My first day at a track event was in the early 2000’s. My car was a new chili red Mini Cooper with a checkered flag decal on its roof. 115 horsepower is not a lot for a car today. I probably looked like a crazy person, or poser, or whatever, but this was how I was going to become a race car driver – by flogging our Mini at tracks all spring and summer learning from coaches while I also learned the tracks I planned to race on. The Cooper replaced a 240 Volvo wagon so it was a big step up in moving around, if not carrying things around.
In a video sponsored by The North Face clothing company about the first ski descent of the world’s fourth highest mountain (the 27,940-foot Lohtse next to Mount Everest), participant, Hillary Nelson says, “You have to take risks if you want to learn anything about yourself; if you want to expand the self-imposed walls we put around ourselves…but you don’t have to climb Lhotse to do that”
My first instructor, Charlie, wanted to hear the tires squealing. the Mini Cooper’s tires were okay, but not great for performance driving. “A happy tire is a singing tire.” I heard Charlie say through our intercom communication system, so I pushed a little harder on those rubber donuts. I think squealing would be a better description than singing. Either way they didn’t sound happy. While we were circulating Charlie asked me about my driving experience. I didn’t tell Charlie my plan was to become a race car driver. I talked about racing my bicycle in the park and learning how to read a pack so I knew how to position myself for a breakaway and where to be to avoid crashing riders. I talked about how I learned to look where I wanted to go.
All of us students at the track day were told that if we progressed enough that we would be able to drive solo on our own the last time out. I had three different instructors that day, not because I was a difficult student, but because that is how the driving club did things.) I can’t remember the second one’s name, but he talked about slow hands and making minor corrections on the way into a turn. My last third instructor of the day had something that looked like it just came from a Fast'n Furious movie set - a big wing and other aero doodads that were supposed to keep it stuck to the ground. My guess is the Cooper wasn’t getting a lot of respect behind my back since he shared that he thought it was good to start out in a low powered car like the Mini to learn performance driving without getting in over one’s head instead of a trying to tame a monster car whose limits you couldn’t test, but would scare you silly if you tried.
Something presumably like his winged thing. When he let me know that I had done well enough to drive on my own in the last session I was thrilled, and honestly, glad to be rid of the voice in my ear so I could concentrate on what I was doing instead of trying to do what the instructor was telling me to do on the fly.
Being on the track did not occur to me as risky or expanding my self-imposed walls. I’d been wanting to drive on a race track since I was about five years old. It seemed pretty natural to me to be ripping around making my tires squeal, if not sing. Before and since that first time on track I can’t remember a day when I haven’t thought about driving the car, my motorbike, or riding my bicycle. My driving is objectively better now than it was that day. I’m more sure in my decision making, and I don’t make as many mistakes. I’m quicker because I assess risk differently now than 15, 20 years ago so I push myself differently than I did then. I’ve worn out dozens of tires since Charlie was in the right seat of the car with me. These days I also listen to a lot of podcasts about racing and driving. I find it instructive to hear famous racers like the Mario Andretti’s, or Jackie Stewart’s of the world talk about how they pushed themselves when racing was super dangerous because the cars were flimsy compared to today and the race courses often had trees instead of runoff areas and impact absorbing barriers lining the road. What almost all of them say is that they tried to drive within their limits. Thing is, the limits are different for everyone. The limits for a Formula 1 world champion like Jackie Stewart are so much higher than mine - as are Hillary Nelson’s.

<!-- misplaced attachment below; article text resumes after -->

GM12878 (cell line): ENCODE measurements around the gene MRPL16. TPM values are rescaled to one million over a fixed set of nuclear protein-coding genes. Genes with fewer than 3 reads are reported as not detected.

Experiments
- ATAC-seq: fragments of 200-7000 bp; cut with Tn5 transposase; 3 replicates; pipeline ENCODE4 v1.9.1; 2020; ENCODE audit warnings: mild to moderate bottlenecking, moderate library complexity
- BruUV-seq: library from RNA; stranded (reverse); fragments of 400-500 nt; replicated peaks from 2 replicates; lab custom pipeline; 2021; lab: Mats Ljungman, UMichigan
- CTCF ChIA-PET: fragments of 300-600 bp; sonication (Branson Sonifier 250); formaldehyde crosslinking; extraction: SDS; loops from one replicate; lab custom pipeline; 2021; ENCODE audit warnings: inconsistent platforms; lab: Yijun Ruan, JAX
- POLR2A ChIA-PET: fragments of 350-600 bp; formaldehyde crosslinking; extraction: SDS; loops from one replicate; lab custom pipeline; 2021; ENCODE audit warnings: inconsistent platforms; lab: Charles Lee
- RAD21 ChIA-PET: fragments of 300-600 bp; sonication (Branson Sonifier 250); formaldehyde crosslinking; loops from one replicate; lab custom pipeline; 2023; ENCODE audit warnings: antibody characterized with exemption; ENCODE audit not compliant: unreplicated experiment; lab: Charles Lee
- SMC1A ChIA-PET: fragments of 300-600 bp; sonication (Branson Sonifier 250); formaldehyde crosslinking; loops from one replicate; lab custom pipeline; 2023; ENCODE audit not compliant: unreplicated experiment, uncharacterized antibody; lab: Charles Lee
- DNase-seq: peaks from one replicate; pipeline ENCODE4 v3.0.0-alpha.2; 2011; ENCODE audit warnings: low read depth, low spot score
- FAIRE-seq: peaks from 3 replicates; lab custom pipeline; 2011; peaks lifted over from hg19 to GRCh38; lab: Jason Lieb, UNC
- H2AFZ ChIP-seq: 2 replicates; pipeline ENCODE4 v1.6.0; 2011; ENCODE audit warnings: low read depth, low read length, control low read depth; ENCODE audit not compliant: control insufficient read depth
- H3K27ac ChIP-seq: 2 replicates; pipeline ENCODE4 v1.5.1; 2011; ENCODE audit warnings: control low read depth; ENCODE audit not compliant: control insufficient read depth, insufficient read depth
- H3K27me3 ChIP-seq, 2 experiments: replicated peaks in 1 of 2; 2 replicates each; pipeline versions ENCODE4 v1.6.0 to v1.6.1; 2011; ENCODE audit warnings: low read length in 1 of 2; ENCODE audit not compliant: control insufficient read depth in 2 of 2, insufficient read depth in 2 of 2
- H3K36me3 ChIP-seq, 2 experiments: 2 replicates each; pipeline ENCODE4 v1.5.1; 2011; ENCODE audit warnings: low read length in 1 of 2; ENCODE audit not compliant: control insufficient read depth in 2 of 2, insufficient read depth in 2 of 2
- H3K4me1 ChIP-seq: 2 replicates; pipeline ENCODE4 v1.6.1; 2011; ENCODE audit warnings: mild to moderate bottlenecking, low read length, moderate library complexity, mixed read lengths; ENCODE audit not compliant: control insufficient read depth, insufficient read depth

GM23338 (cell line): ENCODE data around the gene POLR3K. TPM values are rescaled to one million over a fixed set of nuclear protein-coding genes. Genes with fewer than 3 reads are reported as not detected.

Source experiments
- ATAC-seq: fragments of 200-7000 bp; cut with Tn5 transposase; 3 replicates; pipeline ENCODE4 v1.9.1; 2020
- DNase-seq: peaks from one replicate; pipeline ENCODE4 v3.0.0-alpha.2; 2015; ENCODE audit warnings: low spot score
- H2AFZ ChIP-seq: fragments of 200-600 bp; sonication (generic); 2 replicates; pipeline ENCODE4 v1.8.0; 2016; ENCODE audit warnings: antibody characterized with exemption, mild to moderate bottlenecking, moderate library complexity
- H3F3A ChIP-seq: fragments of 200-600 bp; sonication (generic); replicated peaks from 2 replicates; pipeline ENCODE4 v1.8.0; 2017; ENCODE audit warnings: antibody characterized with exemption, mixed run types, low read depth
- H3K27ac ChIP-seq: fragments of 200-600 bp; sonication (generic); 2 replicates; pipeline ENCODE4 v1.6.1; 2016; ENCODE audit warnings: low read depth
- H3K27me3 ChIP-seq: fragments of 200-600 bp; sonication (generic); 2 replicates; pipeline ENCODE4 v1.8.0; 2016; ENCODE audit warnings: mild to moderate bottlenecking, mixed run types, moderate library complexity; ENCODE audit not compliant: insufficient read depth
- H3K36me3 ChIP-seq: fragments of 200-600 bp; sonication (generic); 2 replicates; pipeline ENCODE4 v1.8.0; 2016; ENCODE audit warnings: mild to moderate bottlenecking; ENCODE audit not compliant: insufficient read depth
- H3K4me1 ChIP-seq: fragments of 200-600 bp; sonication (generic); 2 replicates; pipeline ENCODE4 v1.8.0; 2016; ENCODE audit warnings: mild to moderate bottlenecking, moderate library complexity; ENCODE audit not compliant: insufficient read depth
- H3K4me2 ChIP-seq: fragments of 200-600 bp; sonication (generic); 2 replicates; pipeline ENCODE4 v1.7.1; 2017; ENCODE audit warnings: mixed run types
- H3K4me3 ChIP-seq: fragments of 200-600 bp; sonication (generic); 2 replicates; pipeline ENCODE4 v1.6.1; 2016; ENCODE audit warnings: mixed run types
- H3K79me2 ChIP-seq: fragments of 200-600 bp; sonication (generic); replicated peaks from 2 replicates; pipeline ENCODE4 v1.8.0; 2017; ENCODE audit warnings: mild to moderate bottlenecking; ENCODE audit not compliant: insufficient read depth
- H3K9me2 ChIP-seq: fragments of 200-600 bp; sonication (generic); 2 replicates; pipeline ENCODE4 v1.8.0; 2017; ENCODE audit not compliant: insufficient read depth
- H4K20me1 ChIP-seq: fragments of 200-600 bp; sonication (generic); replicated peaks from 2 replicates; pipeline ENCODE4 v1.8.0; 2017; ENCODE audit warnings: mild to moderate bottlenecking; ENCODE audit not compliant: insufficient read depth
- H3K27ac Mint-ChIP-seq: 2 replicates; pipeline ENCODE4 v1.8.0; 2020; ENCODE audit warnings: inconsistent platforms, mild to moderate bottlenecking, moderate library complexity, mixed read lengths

One way that I’ve tried to expand my self-imposed walls and raise my limits is by searching for new outside perspectives that I can try to apply to my driving. It doesn’t always work as a direct skill transfer, but just like how my bike racing helped me learn to look where I want to go, I also look for lessons that I can bring from the track that can be helpful wherever I go and with whoever I meet when I’m not wearing tires out.
Part of this is thinking about what you are bringing with you to your job from your past experiences at other jobs, and just as importantly, from things that you’ve done outside of those jobs. Another part of this is looking for new experiences. On a day when you’re feeling stuck, or feeling great (meaning you need to make, or have the time) write down two or three things that you feel make you, you. How do you apply those things? How do they help inform your decision process? Is there a gap that you’d like to fill? As Hillary notes, you don’t have to go mountain climbing. You also don’t have to go racing - just about anything will do - walking a different way home, seeing some art - as long as you are thinking about observing instead of just seeing.